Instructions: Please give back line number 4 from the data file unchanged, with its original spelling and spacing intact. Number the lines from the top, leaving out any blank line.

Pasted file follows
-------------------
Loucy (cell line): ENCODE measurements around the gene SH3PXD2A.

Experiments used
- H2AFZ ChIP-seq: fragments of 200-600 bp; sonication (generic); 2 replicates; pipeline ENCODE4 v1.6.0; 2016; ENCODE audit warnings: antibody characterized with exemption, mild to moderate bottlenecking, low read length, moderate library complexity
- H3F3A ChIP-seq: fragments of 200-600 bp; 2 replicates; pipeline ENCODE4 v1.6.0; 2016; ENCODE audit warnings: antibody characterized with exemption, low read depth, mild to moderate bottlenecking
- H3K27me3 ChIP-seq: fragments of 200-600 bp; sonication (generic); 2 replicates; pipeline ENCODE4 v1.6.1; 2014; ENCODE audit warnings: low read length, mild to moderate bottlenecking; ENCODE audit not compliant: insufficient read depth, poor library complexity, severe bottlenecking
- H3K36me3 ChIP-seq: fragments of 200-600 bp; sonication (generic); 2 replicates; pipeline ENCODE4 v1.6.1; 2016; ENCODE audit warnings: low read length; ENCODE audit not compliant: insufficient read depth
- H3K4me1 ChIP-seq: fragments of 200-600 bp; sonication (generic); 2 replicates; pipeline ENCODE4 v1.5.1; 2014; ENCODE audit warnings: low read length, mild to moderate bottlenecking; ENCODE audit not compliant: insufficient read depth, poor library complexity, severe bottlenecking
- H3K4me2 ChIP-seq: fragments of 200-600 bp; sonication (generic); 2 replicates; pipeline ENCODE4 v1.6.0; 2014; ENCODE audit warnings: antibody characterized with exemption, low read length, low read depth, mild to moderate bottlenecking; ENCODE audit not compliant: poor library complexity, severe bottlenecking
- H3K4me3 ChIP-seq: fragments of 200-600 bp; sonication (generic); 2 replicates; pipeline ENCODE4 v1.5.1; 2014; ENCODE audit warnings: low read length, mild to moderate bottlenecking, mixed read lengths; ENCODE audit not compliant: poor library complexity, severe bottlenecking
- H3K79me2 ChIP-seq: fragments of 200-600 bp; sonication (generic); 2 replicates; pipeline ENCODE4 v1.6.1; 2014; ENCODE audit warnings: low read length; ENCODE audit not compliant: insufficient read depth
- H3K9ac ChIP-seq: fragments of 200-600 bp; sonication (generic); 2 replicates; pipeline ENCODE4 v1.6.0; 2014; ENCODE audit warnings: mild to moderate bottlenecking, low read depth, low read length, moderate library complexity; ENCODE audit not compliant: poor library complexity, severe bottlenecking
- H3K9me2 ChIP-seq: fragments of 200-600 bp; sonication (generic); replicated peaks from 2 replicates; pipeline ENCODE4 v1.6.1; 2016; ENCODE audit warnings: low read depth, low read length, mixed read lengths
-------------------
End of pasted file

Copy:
- H3F3A ChIP-seq: fragments of 200-600 bp; 2 replicates; pipeline ENCODE4 v1.6.0; 2016; ENCODE audit warnings: antibody characterized with exemption, low read depth, mild to moderate bottlenecking